My tip to any doctors who find they are diagnosed with a life-threatening illness, would be this: leave the medical degree at home, metaphorically speaking. And my experience tells me that it can be important not just to listen to the advice that your specialist is giving you, but to take it. Above all remember: it's okay to be scared, and it's okay to feel exhausted, and it's okay to take painkillers. Contrary to what we would have people believe, under the white coat, we're human.

 

Dr Burnett is a consultant radiologist at the Princess Grace Hospital in London.

  


Response from Professor Lesley Fallowfield, director of Cancer Research UK's psychosocial oncology research group at Brighton and Sussex Medical School:


 

Dr Sarah Burnett's moving account of being on the receiving end of breast cancer treatment is fairly typical of healthcare professionals being almost surprised by their experiences and emotional reactions when they become patients themselves. Several issues she raises are worth exploring in more detail:

 

1. Having knowledge about the disease, even if it is not in the doctor's own area of expertise, means they are denied an appropriate amount of time in which to adjust emotionally to the shock of the diagnosis and then to assimilate the information regarding therapeutic options.

2. Sometimes the communication with the professionals treating a colleague is actually rather poor as they make assumptions that you already know everything about the disease, and do not wish to patronise you as a doctor. New mothers who are doctors or nurses often find that the staff in maternity units assume that by virtue of your medical or nursing status, you do not need advice, or a demonstration of bathing, nappy-changing or feeding.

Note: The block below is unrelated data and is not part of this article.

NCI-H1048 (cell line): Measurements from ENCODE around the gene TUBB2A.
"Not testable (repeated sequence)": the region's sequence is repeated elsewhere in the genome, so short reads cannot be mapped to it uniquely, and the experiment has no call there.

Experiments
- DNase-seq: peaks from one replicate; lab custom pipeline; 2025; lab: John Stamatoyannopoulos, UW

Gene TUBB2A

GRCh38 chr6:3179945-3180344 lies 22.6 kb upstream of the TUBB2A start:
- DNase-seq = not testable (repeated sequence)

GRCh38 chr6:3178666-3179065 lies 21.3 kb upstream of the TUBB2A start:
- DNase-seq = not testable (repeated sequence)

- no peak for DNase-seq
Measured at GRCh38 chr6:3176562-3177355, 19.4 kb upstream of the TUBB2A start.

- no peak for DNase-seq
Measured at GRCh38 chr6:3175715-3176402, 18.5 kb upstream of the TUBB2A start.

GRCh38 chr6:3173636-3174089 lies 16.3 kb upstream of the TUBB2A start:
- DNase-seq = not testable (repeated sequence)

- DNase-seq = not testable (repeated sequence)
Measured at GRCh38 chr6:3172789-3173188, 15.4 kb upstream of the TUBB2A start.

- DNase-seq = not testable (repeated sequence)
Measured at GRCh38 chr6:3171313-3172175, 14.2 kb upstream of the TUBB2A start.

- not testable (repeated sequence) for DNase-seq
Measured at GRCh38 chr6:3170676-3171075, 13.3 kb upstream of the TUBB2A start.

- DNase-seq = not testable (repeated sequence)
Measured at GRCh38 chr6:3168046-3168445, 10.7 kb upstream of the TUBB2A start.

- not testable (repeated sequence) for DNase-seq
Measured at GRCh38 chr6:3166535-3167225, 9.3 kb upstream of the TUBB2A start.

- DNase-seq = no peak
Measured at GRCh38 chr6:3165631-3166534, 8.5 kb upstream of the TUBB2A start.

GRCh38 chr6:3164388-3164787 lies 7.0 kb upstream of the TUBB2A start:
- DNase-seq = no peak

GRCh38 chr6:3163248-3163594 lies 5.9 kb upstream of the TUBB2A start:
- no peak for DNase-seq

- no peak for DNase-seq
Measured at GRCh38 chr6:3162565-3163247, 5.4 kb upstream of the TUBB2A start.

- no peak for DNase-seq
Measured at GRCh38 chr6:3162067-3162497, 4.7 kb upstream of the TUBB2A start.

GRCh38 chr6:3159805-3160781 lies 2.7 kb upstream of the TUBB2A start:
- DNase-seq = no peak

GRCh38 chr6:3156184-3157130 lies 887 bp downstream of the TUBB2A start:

3. Often, the dialogue between a doctor and sick colleague starts to sound like a meeting between two experts objectively discussing a case, with few opportunities for empathy or emotional disclosure. This denies the sick person the support they probably need.

4. If one is sick and needy oneself, it is questionable whether one has the physical and emotional energy to invest in other patients, and although many people find comfort in continuing to work as normal, Dr Burnett recognised that she should not do so, at least before her surgery.

5. There is also a tendency for sick doctors to feel that they have to be so much better at coping than fellow non-medical mortals. When I had bilateral knee replacements, I left hospital at the earliest opportunity, continued to work at home, even holding meetings there instead of investing appropriate time on recovery, physiotherapy and so forth. I fell into the same trap as Sarah, and her desire to go home too early without drains led to the predictable consequences of septicaemia and readmission.

6. Most personal accounts of healthcare professionals being on the receiving end seem to include a sense of surprise that some aspects of their disease, its treatment, the support or lack of it - the whole medical journey, in fact - turns out to be so different, and often so much worse than they had ever imagined. Some even claim that it makes them better doctors as a result.

Sarah ends her article with some wise advice that if a doctor is unfortunate enough to become ill then it is okay to become a real patient. Doctors bleed, hurt and get scared just like anyone else. Sometimes, doctor simply doesn't know best, especially when sick themselves. Maybe also all of us need to be wary of treating our colleagues as superhuman.

 

Professor Lesley Fallowfield BSc DPhil, Cancer Research UK Psychosocial Oncology Group